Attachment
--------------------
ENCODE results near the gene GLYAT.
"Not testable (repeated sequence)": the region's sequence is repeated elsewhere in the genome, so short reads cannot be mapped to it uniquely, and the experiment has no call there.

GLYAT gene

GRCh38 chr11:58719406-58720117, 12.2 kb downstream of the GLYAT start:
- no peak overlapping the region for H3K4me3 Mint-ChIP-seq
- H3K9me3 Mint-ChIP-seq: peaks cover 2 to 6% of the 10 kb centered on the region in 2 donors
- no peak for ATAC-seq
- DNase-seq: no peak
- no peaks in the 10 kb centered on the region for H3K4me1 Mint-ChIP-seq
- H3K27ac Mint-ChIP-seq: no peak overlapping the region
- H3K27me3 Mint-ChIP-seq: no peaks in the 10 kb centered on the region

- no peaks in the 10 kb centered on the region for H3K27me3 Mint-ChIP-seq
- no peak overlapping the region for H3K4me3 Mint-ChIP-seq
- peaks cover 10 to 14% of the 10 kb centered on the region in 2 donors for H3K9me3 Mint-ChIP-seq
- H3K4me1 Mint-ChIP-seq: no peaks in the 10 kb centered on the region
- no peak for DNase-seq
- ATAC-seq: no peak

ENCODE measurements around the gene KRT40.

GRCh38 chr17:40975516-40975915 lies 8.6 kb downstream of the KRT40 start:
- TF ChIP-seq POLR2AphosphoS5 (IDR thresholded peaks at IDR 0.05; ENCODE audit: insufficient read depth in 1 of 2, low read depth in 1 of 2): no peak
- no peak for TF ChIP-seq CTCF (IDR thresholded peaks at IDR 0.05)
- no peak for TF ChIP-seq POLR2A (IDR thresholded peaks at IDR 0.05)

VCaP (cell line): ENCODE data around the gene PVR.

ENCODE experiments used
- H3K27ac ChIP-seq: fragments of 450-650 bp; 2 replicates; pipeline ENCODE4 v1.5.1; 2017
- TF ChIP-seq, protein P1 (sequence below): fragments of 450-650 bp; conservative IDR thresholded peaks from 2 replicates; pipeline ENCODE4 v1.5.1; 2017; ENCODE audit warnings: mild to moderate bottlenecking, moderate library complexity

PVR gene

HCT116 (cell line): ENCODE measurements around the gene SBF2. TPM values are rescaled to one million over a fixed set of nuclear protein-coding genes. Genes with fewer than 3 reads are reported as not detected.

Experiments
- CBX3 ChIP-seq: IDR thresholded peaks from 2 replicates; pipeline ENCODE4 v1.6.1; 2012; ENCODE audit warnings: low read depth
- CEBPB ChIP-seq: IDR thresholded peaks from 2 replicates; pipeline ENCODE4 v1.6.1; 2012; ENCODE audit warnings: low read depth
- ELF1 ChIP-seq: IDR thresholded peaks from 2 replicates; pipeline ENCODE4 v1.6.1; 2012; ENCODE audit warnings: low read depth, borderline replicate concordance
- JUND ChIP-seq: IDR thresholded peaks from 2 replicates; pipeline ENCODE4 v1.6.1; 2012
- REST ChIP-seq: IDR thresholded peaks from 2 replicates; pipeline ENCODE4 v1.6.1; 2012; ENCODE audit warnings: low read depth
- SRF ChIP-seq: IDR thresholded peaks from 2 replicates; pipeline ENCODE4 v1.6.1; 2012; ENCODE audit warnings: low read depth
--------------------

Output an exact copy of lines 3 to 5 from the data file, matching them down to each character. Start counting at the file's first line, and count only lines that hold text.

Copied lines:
GLYAT gene

GRCh38 chr11:58719406-58720117, 12.2 kb downstream of the GLYAT start:
- no peak overlapping the region for H3K4me3 Mint-ChIP-seq